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Mar. I do beseech you, By all the battles wherein we have fought, By the blood we have shed together, by the vows We have made to endure friends, that you directly Set me against Aufidius, and his Antiates: And that you not delay the present; but, Filling the air with swords advanc'd, and darts, We prove this very hour.

Com. Though I could wish You were conducted to a gentle bath, And balms applied to you, yet dare I never Deny your asking; take your choice of those That best can aid your action.


Those are they That most are willing :-) If any such be here, (As it were sin to doubt,) that love this painting Wherein you see me smear'd; if any fear Lesser his person than an ill report; If any think, brave death outweighs bad life, And that his country's dearer than himself, Let him, alone, or so many, so minded, Wave thus, (waving his hand) to express his disAnd follow Marcius. [position,

(They all shout, and wave their swords; take him up in their arms, and cast up their caps.) O me, alone! Make you a sword of me? If these shews be not outward, which of you But is four Volces? None of you but is Able to bear against the great Aufidius A shield as hard as his. A certain number, Though thanks to all, must I select: the rest Shall bear the business in some other fight, As cause will be obey'd. Please you to march; And four shall quickly draw out my command, Which men are best inclin'd.

Com. March on, my fellows: Make good this ostentation, and you shall Divide in all with us.


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We hate alike;


Not Afric owns a serpent, I abhor
More than thy fame and envy: fix thy foot.
Mar. Let the first budger die the other's slave,
And the gods doom him after!

If I fly, Marcius,

Halloo me like a hare.

Within these three hours, Tallas,
Alone I fought in your Corioli walls,
And made what work I pleas'd: "Tis not my blood,
Wherein thou see'st me mask'd; for thy revenge,
Wrench up thy power to the highest.

Auf. Wert thou the Hector, That was the whip of your bragg'd progeny, Thou should'st not 'scape me here.

(They fight, and certain Volces come to the aid of Aufidins.)

Officious, and not valiant-you have sham'd me
In your condemned seconds,

[Exeunt fighting, driven in by Marcius. SCENE IX.-The Roman Camp.


A retreat is sounded. Flourish. Enter at one side, COMINIUS, and Romans; at the other side, MARCIUS, with his arm in a scarf, and other Romans.

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O general,
Here is the steed, we the caparison:
Hadst thou beheld-

Mar. Pray now, no more: my mother,
Who has a charter to extol her blood,"
When she does praise me, grieves me. I have done,
As you have done; that's what I can; induc'd
As you have been; that's for my country:
He, that has but effected his good will,
Hath overta'en mine act.

Com. You shall not be The grave of your deserving; Rome must know The value of her own: 'twere a concealment Worse than a theft, no less than a traducement, To hide your doings; and to silence that, Which, to the spire and top of praises vouch'd, Would seem but modest: Therefore, I beseech you, (In sign of what you are, not to reward What you have done,) before our army hear me. To hear themselves remember'd. Mar. I have some wounds upon me, and they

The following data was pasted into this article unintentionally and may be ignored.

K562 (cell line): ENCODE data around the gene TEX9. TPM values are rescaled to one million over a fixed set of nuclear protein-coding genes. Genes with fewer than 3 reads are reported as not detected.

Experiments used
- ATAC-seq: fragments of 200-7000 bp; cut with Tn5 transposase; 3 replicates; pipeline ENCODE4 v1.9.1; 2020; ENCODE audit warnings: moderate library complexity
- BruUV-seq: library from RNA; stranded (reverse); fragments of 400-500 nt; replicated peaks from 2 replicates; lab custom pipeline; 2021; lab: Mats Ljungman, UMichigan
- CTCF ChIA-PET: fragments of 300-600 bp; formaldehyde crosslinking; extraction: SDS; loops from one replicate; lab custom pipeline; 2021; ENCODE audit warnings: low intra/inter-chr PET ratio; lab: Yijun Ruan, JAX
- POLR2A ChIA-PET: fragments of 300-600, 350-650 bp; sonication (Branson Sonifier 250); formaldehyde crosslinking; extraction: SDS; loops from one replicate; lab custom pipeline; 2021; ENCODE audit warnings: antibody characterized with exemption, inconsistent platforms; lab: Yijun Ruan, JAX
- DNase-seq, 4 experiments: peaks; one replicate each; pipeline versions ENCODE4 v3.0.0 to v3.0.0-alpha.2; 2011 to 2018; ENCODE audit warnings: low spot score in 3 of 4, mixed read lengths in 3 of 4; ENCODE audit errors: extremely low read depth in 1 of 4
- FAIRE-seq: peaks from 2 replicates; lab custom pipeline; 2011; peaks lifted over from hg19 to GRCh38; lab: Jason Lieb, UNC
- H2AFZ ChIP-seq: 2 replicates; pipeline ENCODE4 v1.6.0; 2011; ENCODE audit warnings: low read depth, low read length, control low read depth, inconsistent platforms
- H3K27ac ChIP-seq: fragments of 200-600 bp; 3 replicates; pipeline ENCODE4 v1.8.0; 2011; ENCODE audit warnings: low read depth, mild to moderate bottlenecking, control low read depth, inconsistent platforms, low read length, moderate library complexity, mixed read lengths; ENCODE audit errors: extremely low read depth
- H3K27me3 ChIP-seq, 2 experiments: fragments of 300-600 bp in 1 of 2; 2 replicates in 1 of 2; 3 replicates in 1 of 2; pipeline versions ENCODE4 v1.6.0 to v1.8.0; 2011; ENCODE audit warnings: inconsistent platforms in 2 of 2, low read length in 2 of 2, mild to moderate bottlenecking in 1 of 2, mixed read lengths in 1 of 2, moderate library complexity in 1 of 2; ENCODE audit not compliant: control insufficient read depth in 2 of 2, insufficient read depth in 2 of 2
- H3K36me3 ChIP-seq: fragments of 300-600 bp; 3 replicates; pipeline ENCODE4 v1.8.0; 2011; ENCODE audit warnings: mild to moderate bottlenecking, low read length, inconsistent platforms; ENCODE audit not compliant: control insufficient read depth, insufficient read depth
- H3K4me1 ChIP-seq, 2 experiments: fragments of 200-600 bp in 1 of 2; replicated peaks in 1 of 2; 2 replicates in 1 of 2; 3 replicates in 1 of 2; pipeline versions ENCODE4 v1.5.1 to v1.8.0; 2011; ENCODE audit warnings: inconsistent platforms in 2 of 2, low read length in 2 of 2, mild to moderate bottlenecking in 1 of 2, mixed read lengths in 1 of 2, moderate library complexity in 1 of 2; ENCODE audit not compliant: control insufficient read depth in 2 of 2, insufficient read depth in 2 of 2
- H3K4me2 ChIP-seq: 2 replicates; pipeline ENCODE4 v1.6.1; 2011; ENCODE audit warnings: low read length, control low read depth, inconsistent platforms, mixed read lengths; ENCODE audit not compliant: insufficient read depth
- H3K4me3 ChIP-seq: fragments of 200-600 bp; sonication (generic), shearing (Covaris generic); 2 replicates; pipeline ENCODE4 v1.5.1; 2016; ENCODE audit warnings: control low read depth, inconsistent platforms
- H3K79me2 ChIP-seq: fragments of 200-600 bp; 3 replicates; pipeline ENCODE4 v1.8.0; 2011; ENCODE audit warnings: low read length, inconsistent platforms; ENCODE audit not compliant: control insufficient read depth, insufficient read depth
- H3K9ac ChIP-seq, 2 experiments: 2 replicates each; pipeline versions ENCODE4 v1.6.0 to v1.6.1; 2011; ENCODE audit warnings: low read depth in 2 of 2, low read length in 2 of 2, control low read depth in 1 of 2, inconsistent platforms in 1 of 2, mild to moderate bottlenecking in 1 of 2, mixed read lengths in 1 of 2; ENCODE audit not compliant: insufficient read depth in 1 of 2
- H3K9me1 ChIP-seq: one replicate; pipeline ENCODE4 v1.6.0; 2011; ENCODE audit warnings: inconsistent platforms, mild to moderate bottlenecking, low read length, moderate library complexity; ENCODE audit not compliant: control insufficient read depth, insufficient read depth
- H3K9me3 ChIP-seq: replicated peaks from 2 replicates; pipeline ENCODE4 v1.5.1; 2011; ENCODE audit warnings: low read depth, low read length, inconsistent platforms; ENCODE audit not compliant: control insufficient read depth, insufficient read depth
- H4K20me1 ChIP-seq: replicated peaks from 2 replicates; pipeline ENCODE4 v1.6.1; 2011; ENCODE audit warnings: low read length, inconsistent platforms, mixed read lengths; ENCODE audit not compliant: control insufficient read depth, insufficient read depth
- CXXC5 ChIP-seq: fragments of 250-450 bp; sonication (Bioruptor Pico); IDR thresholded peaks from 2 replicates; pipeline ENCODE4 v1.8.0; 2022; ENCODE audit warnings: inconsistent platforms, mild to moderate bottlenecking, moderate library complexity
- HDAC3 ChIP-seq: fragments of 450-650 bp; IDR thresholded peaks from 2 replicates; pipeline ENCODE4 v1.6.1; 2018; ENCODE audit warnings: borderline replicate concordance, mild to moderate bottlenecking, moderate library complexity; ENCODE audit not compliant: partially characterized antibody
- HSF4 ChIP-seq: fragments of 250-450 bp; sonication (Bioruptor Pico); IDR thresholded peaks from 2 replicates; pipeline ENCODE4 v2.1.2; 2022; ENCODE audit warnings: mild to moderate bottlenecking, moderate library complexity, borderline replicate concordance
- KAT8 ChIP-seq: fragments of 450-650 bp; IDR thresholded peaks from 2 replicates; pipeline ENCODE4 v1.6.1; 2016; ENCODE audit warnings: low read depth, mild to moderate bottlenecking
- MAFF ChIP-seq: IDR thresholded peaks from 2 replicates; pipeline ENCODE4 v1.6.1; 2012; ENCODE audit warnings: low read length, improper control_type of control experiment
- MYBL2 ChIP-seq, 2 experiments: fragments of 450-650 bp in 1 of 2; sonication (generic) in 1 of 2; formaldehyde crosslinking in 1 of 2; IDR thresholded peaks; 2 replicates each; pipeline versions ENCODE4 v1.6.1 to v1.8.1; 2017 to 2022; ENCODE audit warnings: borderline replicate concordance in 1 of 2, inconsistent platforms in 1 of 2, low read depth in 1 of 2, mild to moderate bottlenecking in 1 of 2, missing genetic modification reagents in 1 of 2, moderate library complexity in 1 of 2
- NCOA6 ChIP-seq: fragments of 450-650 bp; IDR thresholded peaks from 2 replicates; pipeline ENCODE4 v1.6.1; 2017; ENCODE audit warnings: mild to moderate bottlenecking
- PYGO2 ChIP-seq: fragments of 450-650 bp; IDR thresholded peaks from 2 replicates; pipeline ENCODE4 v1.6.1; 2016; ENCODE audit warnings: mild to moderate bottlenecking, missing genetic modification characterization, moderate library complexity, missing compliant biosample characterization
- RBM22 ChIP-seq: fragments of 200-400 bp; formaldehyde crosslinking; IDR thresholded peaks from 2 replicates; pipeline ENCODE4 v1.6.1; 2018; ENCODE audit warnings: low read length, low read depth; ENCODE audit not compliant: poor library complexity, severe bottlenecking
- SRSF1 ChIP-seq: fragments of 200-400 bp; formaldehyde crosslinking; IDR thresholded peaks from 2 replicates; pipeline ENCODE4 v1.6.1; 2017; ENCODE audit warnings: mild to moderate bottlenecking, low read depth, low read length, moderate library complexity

[smart Com. Should they not, Well might they fester 'gainst ingratitude, And tent themselves with death. Of all the horses, (Whereof we have ta'en good, and good store,) of all We render you the tenth; to be ta'en forth The treasure, in this field achiev'd, and city, Before the commou distribution, at Your only choice.

Mar. I thank you, general; But cannot make my heart consent to take A bribe to pay my sword: I do refuse it; And stand upon my common part with those That have beheld the doing.

(A long flourish. They all cry, Marcius! Marcius! cast up their caps and lances: Cominius and Lartius stand bare.)

Mar. May these same instruments, which you profane,

Never sound more! When drums and trumpets shall
I' the field prove flatterers, let courts and cities be
Made all of false-fac'd soothing! When steel grows
Soft as the parasite's silk, let him be made
An overture for the wars! No more, I say;
For that I have not wash'd my nose that bled,
Or foil'd some debile wretch,-which, without note,
Here's many else have done,-you shout me forth
In acclamations hyperbolical;
As if I loved my little should be dieted
In praises sauc'd with lies.

Too modest are you;
More cruel to your good report, than grateful
To us that give you truly: by your patience,
If 'gainst yourself you be incens 'd, we'll put you
(Like one that means his proper harm,) in manacles,
Then reason safely with you.-Therefore, be it

As to us, to all the world, that Caius Marcius
Wears this war's garland: in token of the which
My noble steed, known to the camp, I give him,
With all his trim belonging; and, from this time,
For what he did before Corioli, call him,
With all the applause and clamour of the host,

Bear the addition nobly ever!

(Flourish. Trumpets sound, and drums.) All. Caius Marcius Coriolanus! Cor. I will go wash;

And when my face is fair, you shall perceive
Whether I blush, or no : Howbeit, I thank you:-
I mean to stride your steed; and, at all times,
To undercrest your good addition,

To the fairness of my power.

Com. So, to our tent: Where, ere we do repose us, we will write To Rome of our success.-You, Titus Lartius, Must to Corioli back: send us to Rome -The best, with whom we may articulate, For their own good, and ours.


I shall, my lord. Cor. The gods begin to mock me. I, that now Refus'd most princely gifts, am bound to beg Of my lord general.


Take it: 'tis yours.-What is't? Cor. I sometime lay, here in Corioli, At a poor man's house; he us'd me kindly: He cried to me; I saw him prisoner; But then Aufidius was within my view, And wrath o'erwhelm'd my pity: I request you To give my poor host freedom.


O, well begg'd! Were he the butcher of my son, he should Be free, as is the wind. Deliver him, Titus. Lart. Marcius, his name? Cor.

By Jupiter, forgot:I am weary; yea, my memory is tir'dHave we no wine here?


Go we to our tent; The blood upon your visage dries; 'tis time It should be look'd to: come.